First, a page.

How immigrants are redefining 'American' in Southern California
Photo by Corey Moore/KPCC
"Occupy ICE" protesters in Los Angeles, December 15, 2011
KPCC's Corey Moore reported on today's "Occupy ICE" protest in downtown Los Angeles, organized by labor, civil and immigrant rights groups. It's one of a slowly growing number of immigration-related Occupy protests, similar to one that took place in San Diego last month.
Hundreds joined the rally, according to the story, protesting U.S. Immigration and Customs Enforcement's Secure Communities fingerprint-sharing enforcement program and the separation of mixed-status families as the federal government has carried out record numbers of deportations. A march concluded at the downtown federal building, where ICE has an office.
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Photo by DB's Travels/Flickr (Creative Commons)
A sign at the Occupy L.A. camp, October 2011
Several posts lately have explored the immigrant rights component of the Occupy movement, at least in California, where Occupy protesters in Los Angeles, San Francisco and San Diego have counted immigration among the many issues they've taken up.
Last month, protesters in San Diego mounted an “Occupy ICE” rally organized by the local janitors' union. The Service Employees International Union has joined with with other labor, civil and immigrant rights groups to do the same in Los Angeles today, with a march to the downtown federal building, which houses a U.S. Immigration and Customs Enforcement office.
In spite of recent immigration-related Occupy protests in New York and Alabama, perhaps nowhere has the Occupy movement - initially accused of being too white - been as involved with immigrant rights activism as in California. Late last month, as police prepared to remove the protesters' camp outside City Hall, Occupy Los Angeles leaders put together and posted a list of “grievances not addressed” that included this request:
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A man is prepared for a deportation flight bound for San Salvador in Mesa, Arizona, December 2010
A series of recent posts on Multi-American highlighted how a new deportation policy announced in August by the Obama administration, which promised to potentially spare thousands from deportation, was being applied unevenly.
Homeland Security officials announced that they would review the deportation cases of some 300,000 immigrants deemed a low priority for removal, among them young people who arrived here as minors and had no criminal record. But people who meet the criteria for leniency have continued moving through the deportation pipeline. One prominent recent example was Matias Ramos, a UCLA graduate and student activist who in September suddenly found himself wearing an electronic shackle and informed that he was to be deported to Argentina, where he was born.
Ramos was granted a last-minute temporary reprieve, as have other potential young deportees who have been the focus of social media campaigns by student activists and advocacy groups. But while some like these have been spared, others who meet the criteria and have similar backgrounds and similarly clean records continue to be deported.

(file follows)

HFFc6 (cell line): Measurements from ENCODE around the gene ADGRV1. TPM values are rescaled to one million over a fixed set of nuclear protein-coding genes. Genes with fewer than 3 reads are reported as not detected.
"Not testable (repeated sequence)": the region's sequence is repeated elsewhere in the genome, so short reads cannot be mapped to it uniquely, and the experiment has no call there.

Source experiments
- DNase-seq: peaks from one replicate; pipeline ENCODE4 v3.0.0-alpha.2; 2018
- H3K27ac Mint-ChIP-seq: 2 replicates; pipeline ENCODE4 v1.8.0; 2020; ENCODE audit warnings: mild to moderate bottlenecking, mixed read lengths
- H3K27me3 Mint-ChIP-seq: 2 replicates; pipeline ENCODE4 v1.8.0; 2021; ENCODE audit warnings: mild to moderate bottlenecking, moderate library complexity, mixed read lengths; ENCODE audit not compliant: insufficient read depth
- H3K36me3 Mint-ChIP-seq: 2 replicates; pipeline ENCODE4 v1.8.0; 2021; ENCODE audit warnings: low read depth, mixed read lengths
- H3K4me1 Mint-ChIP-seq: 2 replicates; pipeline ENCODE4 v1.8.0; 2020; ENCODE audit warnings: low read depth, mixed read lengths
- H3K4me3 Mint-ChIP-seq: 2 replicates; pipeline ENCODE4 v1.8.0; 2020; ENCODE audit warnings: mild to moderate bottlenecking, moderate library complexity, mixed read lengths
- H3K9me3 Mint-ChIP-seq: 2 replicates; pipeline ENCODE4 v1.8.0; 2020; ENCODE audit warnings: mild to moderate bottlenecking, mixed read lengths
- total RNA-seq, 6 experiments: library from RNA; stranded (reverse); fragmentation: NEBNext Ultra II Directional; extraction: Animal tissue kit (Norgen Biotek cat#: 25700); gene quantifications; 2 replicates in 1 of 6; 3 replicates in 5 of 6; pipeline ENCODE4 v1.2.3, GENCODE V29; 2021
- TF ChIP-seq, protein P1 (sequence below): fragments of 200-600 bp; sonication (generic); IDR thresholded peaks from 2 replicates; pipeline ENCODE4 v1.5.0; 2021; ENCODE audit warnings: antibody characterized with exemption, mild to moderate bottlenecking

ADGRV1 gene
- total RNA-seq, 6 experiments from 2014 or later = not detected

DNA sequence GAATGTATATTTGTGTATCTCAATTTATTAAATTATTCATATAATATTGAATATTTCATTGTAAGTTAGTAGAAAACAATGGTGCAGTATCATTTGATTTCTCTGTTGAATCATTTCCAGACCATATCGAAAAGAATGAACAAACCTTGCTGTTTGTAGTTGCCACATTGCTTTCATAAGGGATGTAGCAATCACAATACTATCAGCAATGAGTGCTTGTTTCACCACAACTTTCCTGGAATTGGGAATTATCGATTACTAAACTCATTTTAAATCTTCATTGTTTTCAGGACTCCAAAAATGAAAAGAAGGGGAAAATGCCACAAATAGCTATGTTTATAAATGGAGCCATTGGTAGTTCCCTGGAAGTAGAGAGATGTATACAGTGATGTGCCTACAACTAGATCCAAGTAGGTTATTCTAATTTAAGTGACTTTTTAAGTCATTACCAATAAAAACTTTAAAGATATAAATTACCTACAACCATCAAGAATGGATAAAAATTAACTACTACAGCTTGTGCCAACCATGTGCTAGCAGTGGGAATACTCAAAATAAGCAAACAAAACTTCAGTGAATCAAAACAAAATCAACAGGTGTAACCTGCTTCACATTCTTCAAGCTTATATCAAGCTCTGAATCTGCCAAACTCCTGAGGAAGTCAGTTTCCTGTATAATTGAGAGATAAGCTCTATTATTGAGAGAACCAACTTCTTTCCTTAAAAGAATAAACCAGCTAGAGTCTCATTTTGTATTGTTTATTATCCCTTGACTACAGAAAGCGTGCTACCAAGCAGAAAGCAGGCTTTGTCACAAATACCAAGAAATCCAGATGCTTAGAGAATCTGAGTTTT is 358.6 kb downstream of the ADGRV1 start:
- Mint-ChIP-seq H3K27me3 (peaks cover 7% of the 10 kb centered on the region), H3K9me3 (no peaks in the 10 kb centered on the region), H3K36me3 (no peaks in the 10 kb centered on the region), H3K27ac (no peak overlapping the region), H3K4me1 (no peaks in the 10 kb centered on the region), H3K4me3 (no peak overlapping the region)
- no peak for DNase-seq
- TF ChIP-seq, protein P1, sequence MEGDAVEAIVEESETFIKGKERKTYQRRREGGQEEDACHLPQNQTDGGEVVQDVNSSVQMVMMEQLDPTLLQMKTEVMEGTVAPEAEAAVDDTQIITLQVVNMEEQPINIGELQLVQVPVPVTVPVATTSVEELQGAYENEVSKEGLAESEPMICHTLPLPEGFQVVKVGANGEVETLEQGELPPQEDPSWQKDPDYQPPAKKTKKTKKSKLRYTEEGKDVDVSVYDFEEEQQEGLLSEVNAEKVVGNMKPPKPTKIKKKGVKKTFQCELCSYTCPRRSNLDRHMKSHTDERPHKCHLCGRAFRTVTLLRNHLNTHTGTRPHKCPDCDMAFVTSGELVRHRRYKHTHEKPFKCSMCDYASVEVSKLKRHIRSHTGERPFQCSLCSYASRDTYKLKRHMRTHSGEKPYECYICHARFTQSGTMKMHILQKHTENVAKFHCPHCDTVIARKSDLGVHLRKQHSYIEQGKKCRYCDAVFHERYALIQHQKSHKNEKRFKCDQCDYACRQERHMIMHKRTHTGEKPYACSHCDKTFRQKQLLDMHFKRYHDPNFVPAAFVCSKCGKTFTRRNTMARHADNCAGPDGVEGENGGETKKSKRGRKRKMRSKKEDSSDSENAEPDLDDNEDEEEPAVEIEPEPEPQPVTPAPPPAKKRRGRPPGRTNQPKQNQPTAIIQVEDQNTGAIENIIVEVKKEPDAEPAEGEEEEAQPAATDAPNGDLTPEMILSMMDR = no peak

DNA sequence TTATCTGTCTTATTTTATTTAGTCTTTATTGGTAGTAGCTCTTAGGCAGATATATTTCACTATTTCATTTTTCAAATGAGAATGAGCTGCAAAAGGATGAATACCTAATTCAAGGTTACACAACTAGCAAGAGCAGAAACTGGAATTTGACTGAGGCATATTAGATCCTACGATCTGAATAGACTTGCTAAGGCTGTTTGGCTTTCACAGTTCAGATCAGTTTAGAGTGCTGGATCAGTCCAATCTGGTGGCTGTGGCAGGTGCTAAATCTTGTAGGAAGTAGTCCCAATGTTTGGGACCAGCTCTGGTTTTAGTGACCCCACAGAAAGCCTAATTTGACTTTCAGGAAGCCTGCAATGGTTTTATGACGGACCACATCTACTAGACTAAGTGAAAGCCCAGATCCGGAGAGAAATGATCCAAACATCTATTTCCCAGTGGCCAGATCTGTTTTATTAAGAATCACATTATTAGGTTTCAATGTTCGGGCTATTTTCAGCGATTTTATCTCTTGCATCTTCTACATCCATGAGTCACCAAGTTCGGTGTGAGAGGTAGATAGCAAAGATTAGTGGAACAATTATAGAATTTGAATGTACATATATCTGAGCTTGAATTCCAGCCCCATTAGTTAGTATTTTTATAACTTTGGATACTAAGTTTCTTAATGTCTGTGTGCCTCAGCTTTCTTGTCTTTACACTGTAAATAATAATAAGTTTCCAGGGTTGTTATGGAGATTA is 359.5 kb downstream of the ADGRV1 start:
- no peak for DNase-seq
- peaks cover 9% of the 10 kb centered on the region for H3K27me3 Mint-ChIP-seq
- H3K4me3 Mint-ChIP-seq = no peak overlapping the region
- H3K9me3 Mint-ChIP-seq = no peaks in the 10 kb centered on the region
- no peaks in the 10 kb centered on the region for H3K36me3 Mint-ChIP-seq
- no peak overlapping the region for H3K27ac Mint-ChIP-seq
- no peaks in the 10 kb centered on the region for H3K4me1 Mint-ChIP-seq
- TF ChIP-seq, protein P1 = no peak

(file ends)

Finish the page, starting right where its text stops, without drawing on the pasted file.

Photo by Mauricio Rabuffetti/AFP Getty Images
A guard stands outside one of the tent-like structures at the Willacy Detention Center in Texas, May 2007
PBS Frontline has followed up last night's "Lost in Detention" special on the immigrant detention system - and the policies landing a growing number of immigrants in it - with additional materials online.
The Frontline website has posted a series of government documents related to more than 170 allegations of sexual abuse in the last four years, with the largest number of abuse compliants coming from the Willacy Detention Center, a privately operated detention center in Raymondville, Texas that has been nation's largest. Built from Kevlar domes and commonly referred to as a "tent city," it was announced in June that the facility was losing its U.S. Immigration and Customs Enforcement detainees, and will instead be housing foreign-born "criminal alien" inmates for the Federal Bureau of Prisons.
Art by José Luís Agapito/Flickr (Creative Commons)
A new report examining Secure Communities, the immigration enforcement program partly responsible for the Obama administration's record number of deportations, reveals some of the demographics, immigration status, and other key details about who has been arrested and deported under the program since it began rolling out in 2008.
Secure Communities allows for the fingerprints of people booked into local jails to be shared with immigration officials, who are notified when prints match immigration records. The idea is to net undocumented immigrants and deportable legal residents with criminal records, a stated goal of the Obama administration.
But as noted in the report by the UC Berkeley Law School, U.S. citizens are affected by the program in more ways than one might think. Citizens have been arrested, and to a much larger degree, have had family members deported. According to the report, nearly 40 percent of the people arrested by immigration authorities under Secure Communities have been the spouses or parents of U.S. citizens.